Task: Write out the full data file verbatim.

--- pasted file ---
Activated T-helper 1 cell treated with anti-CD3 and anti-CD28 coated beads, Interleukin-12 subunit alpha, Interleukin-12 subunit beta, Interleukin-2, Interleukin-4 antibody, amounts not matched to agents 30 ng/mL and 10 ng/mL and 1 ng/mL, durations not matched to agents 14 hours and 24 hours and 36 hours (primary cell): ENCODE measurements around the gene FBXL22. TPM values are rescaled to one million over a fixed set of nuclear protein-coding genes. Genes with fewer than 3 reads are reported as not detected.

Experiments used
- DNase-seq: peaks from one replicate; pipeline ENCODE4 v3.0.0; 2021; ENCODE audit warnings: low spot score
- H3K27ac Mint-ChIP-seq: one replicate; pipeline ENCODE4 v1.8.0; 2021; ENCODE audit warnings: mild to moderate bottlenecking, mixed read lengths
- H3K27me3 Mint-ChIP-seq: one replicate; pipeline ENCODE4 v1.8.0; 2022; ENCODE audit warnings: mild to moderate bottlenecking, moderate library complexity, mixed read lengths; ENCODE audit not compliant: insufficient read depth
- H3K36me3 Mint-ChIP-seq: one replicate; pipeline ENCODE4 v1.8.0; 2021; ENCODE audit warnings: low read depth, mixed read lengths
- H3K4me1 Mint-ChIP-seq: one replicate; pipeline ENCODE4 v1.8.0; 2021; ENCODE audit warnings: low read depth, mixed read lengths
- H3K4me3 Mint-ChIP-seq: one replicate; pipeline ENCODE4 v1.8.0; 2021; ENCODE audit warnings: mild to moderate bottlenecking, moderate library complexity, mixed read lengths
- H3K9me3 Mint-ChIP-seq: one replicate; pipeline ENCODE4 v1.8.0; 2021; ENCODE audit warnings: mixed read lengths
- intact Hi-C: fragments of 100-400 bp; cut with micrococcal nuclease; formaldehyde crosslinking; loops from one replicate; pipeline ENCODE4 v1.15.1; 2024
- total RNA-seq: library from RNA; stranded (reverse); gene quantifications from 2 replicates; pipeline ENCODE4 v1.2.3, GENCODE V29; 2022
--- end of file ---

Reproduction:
Activated T-helper 1 cell treated with anti-CD3 and anti-CD28 coated beads, Interleukin-12 subunit alpha, Interleukin-12 subunit beta, Interleukin-2, Interleukin-4 antibody, amounts not matched to agents 30 ng/mL and 10 ng/mL and 1 ng/mL, durations not matched to agents 14 hours and 24 hours and 36 hours (primary cell): ENCODE measurements around the gene FBXL22. TPM values are rescaled to one million over a fixed set of nuclear protein-coding genes. Genes with fewer than 3 reads are reported as not detected.

Experiments used
- DNase-seq: peaks from one replicate; pipeline ENCODE4 v3.0.0; 2021; ENCODE audit warnings: low spot score
- H3K27ac Mint-ChIP-seq: one replicate; pipeline ENCODE4 v1.8.0; 2021; ENCODE audit warnings: mild to moderate bottlenecking, mixed read lengths
- H3K27me3 Mint-ChIP-seq: one replicate; pipeline ENCODE4 v1.8.0; 2022; ENCODE audit warnings: mild to moderate bottlenecking, moderate library complexity, mixed read lengths; ENCODE audit not compliant: insufficient read depth
- H3K36me3 Mint-ChIP-seq: one replicate; pipeline ENCODE4 v1.8.0; 2021; ENCODE audit warnings: low read depth, mixed read lengths
- H3K4me1 Mint-ChIP-seq: one replicate; pipeline ENCODE4 v1.8.0; 2021; ENCODE audit warnings: low read depth, mixed read lengths
- H3K4me3 Mint-ChIP-seq: one replicate; pipeline ENCODE4 v1.8.0; 2021; ENCODE audit warnings: mild to moderate bottlenecking, moderate library complexity, mixed read lengths
- H3K9me3 Mint-ChIP-seq: one replicate; pipeline ENCODE4 v1.8.0; 2021; ENCODE audit warnings: mixed read lengths
- intact Hi-C: fragments of 100-400 bp; cut with micrococcal nuclease; formaldehyde crosslinking; loops from one replicate; pipeline ENCODE4 v1.15.1; 2024
- total RNA-seq: library from RNA; stranded (reverse); gene quantifications from 2 replicates; pipeline ENCODE4 v1.2.3, GENCODE V29; 2022